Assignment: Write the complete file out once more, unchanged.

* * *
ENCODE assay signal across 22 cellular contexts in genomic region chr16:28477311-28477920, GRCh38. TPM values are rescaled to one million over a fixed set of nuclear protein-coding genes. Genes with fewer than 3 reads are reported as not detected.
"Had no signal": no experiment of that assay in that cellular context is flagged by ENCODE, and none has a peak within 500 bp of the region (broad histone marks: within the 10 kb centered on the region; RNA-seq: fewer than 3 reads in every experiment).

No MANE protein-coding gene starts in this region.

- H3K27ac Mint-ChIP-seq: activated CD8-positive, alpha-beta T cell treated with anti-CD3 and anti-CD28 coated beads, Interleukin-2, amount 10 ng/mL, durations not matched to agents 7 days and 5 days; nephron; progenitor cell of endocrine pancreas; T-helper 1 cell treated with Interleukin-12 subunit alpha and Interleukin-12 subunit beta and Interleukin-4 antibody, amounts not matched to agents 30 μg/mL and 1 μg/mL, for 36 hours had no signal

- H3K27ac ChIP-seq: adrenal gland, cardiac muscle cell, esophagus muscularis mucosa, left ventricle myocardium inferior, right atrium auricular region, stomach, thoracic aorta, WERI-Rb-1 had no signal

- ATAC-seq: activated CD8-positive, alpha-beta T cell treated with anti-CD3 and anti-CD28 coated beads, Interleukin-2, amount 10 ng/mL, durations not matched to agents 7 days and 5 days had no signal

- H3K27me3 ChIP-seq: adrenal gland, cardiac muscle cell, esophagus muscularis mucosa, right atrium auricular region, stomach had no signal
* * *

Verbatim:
ENCODE assay signal across 22 cellular contexts in genomic region chr16:28477311-28477920, GRCh38. TPM values are rescaled to one million over a fixed set of nuclear protein-coding genes. Genes with fewer than 3 reads are reported as not detected.
"Had no signal": no experiment of that assay in that cellular context is flagged by ENCODE, and none has a peak within 500 bp of the region (broad histone marks: within the 10 kb centered on the region; RNA-seq: fewer than 3 reads in every experiment).

No MANE protein-coding gene starts in this region.

- H3K27ac Mint-ChIP-seq: activated CD8-positive, alpha-beta T cell treated with anti-CD3 and anti-CD28 coated beads, Interleukin-2, amount 10 ng/mL, durations not matched to agents 7 days and 5 days; nephron; progenitor cell of endocrine pancreas; T-helper 1 cell treated with Interleukin-12 subunit alpha and Interleukin-12 subunit beta and Interleukin-4 antibody, amounts not matched to agents 30 μg/mL and 1 μg/mL, for 36 hours had no signal

- H3K27ac ChIP-seq: adrenal gland, cardiac muscle cell, esophagus muscularis mucosa, left ventricle myocardium inferior, right atrium auricular region, stomach, thoracic aorta, WERI-Rb-1 had no signal

- ATAC-seq: activated CD8-positive, alpha-beta T cell treated with anti-CD3 and anti-CD28 coated beads, Interleukin-2, amount 10 ng/mL, durations not matched to agents 7 days and 5 days had no signal

- H3K27me3 ChIP-seq: adrenal gland, cardiac muscle cell, esophagus muscularis mucosa, right atrium auricular region, stomach had no signal